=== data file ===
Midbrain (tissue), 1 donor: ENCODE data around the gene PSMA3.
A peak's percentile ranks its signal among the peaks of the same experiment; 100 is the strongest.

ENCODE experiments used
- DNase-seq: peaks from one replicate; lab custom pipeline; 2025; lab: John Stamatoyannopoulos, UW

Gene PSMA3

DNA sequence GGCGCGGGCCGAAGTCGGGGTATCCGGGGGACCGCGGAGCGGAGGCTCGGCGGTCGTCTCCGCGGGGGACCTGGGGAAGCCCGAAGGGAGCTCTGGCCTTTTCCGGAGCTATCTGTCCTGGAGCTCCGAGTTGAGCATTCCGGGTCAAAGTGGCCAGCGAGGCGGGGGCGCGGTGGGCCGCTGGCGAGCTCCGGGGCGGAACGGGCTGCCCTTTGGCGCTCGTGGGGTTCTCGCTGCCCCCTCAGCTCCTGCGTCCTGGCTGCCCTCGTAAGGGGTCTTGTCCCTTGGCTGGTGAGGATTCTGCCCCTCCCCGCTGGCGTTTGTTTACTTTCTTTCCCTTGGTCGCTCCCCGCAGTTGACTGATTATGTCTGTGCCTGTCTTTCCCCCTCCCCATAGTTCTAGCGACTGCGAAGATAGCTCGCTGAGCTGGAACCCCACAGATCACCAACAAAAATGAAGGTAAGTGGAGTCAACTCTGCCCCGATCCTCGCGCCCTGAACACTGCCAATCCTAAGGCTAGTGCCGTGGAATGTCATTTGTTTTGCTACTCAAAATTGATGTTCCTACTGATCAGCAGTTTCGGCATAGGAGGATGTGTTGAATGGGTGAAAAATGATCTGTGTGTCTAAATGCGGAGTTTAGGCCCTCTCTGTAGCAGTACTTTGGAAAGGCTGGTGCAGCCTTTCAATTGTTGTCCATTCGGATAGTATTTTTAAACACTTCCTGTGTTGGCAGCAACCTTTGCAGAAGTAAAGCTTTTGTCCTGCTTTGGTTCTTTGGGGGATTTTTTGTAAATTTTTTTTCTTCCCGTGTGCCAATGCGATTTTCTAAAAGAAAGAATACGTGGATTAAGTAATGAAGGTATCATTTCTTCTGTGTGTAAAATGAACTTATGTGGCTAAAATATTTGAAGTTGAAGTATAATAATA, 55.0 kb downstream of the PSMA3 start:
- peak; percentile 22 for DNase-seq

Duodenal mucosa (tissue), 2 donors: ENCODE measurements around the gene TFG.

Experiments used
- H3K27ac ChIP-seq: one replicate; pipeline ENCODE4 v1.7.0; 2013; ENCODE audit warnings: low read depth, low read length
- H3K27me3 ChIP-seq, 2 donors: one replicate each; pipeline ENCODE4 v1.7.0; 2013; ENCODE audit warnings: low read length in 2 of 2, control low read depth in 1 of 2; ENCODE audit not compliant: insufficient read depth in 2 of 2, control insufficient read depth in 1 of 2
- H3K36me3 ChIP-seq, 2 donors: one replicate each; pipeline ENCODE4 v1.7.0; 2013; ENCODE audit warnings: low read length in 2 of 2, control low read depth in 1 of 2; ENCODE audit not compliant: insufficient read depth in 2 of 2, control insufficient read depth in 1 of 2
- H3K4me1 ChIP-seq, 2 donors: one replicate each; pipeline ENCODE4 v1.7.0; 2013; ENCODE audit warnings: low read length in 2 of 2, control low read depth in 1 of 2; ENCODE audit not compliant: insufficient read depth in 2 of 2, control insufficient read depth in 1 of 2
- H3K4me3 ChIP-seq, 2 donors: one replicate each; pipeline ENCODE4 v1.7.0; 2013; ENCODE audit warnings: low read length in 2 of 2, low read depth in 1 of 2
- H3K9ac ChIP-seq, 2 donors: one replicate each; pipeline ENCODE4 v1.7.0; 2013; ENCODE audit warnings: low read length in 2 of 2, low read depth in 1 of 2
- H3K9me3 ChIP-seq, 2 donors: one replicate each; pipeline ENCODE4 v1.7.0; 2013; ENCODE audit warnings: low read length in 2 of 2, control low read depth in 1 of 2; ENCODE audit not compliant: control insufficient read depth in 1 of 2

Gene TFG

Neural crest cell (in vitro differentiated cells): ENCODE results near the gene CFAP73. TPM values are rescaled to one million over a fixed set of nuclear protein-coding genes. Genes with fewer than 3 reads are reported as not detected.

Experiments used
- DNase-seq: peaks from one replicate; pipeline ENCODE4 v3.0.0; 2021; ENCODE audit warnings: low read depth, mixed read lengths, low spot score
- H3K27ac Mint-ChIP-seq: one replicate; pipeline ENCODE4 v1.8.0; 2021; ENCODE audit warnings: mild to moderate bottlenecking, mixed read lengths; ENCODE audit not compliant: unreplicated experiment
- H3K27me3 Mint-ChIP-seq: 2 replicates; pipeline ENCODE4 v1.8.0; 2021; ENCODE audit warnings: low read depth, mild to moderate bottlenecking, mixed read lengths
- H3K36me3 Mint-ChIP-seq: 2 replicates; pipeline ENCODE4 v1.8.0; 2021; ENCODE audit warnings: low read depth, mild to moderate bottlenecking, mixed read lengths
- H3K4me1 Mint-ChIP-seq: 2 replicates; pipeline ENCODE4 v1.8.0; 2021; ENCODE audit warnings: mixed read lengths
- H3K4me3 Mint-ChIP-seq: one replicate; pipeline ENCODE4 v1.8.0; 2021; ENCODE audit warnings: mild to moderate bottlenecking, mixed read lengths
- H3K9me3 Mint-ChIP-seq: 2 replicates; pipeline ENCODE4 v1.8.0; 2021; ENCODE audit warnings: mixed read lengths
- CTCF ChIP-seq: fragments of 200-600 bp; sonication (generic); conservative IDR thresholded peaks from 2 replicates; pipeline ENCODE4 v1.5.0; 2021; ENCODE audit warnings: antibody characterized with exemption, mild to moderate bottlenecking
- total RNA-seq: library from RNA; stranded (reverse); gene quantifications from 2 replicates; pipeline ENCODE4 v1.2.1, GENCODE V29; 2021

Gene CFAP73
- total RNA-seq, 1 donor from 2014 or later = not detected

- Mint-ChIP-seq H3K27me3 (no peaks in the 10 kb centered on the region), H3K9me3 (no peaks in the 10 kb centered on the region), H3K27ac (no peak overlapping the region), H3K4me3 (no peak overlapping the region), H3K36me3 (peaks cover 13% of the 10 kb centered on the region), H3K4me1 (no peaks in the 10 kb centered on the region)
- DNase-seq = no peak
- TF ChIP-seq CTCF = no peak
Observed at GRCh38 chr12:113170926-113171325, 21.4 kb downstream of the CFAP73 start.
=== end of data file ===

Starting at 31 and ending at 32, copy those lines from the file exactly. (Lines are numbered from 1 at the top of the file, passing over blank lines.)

- Mint-ChIP-seq H3K27me3 (no peaks in the 10 kb centered on the region), H3K9me3 (no peaks in the 10 kb centered on the region), H3K27ac (no peak overlapping the region), H3K4me3 (no peak overlapping the region), H3K36me3 (peaks cover 13% of the 10 kb centered on the region), H3K4me1 (no peaks in the 10 kb centered on the region)
- DNase-seq = no peak